Sonia Gandhi is cracking the whip on errant party MPs. She has made it clear that the strategy of confrontation with the government and disruption of Parliament proceedings will continue. Kavita Chowdhury reports.
Congress President Sonia Gandhi is resolute that the party take on the government aggressively in Parliament on the 'ModiGate' issue and is no mood to have the party be portrayed as going soft on the government or on external affairs minister Sushma Swaraj.
Gandhi surprised party MPs at a meeting of its Lok Sabha members on Wednesday morning by angrily snubbing Shashi Tharoor, reportedly saying "You always do this, it's become a habit with you", while accusing him of breaking discipline and speaking to the media out of turn.
Media reports had said Tharoor was not keen on disruption of Parliament.
At the meeting, Gandhi also took up the issue of 'misinformation' -- of a supposed protest to be held by the Congress at the base of the Gandhi statue.
With no such protest planned, the party has asked that it be determined who and how this misinformation was spread to the media, with the perception being that it was scaling down its aggression.
Within minutes of the meeting, Tharoor attempted to allege that fellow party MPs had been revealing internal discussions to the media and misrepresenting his argument that the Congress should opt for debate on the floor of the Parliament and shaming the government, rather than disrupt the proceedings.
An angry Sonia Gandhi then cut him off by stating it was he more than other Congress members who interacted with the media and routinely broke party discipline.
Vice-President Rahul Gandhi then tried to ease the tension by referring to other issues. Sonia Gandhi later ignored Tharoor in the lobby at noon.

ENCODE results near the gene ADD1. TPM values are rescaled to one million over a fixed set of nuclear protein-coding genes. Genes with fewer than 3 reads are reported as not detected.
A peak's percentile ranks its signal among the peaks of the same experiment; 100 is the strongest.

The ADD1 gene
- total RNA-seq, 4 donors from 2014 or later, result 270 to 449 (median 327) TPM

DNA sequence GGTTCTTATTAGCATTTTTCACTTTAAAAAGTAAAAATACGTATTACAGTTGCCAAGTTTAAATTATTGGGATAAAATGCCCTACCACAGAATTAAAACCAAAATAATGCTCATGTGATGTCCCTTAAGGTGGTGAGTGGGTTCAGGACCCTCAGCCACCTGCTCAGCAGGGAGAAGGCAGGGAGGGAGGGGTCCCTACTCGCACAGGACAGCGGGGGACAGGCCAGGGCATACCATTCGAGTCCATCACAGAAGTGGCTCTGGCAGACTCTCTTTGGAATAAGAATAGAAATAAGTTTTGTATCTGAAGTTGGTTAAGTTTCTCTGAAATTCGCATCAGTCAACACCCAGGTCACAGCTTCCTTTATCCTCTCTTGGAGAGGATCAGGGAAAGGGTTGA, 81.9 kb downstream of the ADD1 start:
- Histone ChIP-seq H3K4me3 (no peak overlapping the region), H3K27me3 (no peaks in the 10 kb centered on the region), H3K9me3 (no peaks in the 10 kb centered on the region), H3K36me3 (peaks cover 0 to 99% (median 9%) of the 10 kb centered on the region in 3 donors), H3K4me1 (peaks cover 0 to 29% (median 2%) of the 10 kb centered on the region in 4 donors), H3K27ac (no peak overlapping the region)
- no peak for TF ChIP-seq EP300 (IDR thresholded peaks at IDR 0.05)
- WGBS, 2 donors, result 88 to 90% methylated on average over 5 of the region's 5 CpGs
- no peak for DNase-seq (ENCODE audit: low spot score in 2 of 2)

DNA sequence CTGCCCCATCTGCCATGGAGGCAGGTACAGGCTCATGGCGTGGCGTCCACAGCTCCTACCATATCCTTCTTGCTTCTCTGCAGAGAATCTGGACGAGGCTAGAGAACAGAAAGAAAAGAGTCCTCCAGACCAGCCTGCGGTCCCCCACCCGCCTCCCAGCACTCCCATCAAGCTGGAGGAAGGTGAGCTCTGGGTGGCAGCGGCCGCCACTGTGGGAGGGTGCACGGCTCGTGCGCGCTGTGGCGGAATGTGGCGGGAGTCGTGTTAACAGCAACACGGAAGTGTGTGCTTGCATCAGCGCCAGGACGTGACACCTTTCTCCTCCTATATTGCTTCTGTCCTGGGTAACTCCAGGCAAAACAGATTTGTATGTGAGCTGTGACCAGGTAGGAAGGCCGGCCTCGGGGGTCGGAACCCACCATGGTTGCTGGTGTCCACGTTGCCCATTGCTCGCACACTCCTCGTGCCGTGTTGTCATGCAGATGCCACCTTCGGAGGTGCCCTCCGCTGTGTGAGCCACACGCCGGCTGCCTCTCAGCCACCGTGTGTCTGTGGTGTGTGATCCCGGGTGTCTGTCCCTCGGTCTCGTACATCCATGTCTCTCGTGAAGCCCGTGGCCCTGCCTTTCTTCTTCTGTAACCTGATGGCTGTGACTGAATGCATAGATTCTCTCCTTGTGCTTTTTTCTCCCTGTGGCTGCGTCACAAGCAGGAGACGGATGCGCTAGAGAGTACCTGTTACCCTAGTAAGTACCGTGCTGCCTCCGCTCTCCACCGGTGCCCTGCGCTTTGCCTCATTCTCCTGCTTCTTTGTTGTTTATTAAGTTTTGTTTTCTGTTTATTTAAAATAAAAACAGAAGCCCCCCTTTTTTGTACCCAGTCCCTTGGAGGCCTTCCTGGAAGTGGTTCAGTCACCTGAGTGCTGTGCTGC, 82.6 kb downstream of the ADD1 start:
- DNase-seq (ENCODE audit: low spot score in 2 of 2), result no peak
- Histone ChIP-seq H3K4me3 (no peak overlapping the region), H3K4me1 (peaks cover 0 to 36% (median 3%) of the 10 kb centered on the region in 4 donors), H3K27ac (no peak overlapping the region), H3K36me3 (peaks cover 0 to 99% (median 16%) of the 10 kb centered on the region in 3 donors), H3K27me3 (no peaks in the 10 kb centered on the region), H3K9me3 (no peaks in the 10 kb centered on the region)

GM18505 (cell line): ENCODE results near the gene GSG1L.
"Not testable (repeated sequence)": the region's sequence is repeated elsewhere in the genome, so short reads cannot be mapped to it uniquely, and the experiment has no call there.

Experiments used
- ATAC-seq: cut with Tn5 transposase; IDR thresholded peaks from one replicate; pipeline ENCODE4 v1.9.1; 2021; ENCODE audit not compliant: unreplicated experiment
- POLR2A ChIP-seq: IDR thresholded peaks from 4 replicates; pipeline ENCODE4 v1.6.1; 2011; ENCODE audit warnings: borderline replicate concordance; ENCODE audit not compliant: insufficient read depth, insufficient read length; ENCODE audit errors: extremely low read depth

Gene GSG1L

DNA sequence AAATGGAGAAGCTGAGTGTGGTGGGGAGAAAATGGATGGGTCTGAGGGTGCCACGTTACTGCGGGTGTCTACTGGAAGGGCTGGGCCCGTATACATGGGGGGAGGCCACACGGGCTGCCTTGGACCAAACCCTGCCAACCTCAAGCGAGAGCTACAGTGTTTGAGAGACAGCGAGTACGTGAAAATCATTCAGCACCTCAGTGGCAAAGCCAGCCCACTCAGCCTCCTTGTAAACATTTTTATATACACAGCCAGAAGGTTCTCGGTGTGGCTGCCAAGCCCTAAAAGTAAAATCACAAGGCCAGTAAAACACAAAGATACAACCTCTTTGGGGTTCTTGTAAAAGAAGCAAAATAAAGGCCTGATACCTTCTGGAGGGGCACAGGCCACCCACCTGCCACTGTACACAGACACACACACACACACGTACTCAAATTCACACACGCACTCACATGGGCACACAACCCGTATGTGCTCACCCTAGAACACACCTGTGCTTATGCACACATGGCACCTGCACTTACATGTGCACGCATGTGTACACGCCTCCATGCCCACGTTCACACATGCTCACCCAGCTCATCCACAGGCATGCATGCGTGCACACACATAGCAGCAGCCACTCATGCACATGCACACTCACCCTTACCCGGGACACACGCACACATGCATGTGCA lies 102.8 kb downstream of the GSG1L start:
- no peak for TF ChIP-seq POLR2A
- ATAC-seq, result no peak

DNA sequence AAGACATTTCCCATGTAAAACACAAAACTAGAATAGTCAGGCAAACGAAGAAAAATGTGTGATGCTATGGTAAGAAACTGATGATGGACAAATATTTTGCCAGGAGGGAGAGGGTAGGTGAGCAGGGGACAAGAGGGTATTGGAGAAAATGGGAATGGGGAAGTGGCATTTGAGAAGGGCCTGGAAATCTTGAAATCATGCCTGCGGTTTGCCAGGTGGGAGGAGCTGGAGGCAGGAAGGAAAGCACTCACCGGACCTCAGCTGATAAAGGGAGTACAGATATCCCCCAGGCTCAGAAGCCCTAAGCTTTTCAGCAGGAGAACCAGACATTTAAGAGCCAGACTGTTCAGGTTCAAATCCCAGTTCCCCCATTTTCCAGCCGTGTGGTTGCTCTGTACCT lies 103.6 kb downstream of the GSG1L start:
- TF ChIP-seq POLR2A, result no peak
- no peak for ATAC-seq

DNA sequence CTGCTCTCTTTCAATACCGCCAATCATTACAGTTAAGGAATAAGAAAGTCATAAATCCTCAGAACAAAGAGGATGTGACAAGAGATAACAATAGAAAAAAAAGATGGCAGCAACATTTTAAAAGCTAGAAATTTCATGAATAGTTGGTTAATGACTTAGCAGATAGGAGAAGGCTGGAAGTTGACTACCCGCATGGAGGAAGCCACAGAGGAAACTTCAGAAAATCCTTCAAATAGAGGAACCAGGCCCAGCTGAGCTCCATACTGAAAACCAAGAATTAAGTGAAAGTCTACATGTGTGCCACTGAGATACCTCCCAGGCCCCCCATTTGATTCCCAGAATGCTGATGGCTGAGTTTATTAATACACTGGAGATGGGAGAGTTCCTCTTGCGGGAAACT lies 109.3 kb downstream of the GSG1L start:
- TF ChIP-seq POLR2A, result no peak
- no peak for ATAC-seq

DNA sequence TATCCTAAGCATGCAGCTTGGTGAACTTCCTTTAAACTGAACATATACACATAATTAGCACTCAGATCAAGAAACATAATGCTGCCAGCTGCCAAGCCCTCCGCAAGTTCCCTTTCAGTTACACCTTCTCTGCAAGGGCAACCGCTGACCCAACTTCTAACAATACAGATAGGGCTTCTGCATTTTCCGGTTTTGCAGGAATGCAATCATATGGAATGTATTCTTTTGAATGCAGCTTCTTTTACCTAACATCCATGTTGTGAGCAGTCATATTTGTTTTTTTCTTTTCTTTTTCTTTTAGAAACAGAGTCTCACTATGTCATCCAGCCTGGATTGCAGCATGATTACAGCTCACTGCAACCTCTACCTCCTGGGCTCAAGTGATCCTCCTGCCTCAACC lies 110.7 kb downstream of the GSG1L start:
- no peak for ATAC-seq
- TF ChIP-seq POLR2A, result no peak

The Congress president, say sources, has dug in her heels and made it clear there would be no change in the strategy.
This is the reason she has been chairing daily meetings with Lok Sabha MPs, since the Congress is handicapped with a poor strength of 44.
At the meeting Gandhi minced no words and made it clear the government had to be made accountable and there was to be no easing of the pressure.
Speaking to reporters outside Parliament, when asked about the fusillade of charges by the ruling Bharatiya Janata Party against the Congress, she said, "Let them say what they want. We will continue to protest."
Tharoor is not liked by many fellow Congress members. The fact that he had spoken more in once to commend a move by the Modi government and was subsequently chided by the party for it is known fact.
More, he is known to share cordial relations with Sushma Swaraj.
So, his argument that the Congress should not disrupt Parliament but go for debate found few takers.
Incidentally, Swaraj had gone on record to acknowledge Tharoor’s effort as chairman on the standing committee on external affairs towards the land boundary agreement with Bangladesh and its unanimous report that the constitutional amendment in this regard be ratified.
Tharoor's attempt to ensure diplomatic behaviour in the present confrontation was regarded as being “non-political” by colleagues.
The signal had also gone out that not all in the Congress were on board with this stance for disruption and resignations.
As for the speculation on the non-holding of the protest march earlier mentioned, party sources said resorting to this in front of television cameras on the second day of Parliament would amount to exhausting all its ammunition at the outset, when there were another 16 more days to go.
The high command has, for now, read the riot Act to all and will be calibrating its position on a day to day basis, said party insiders.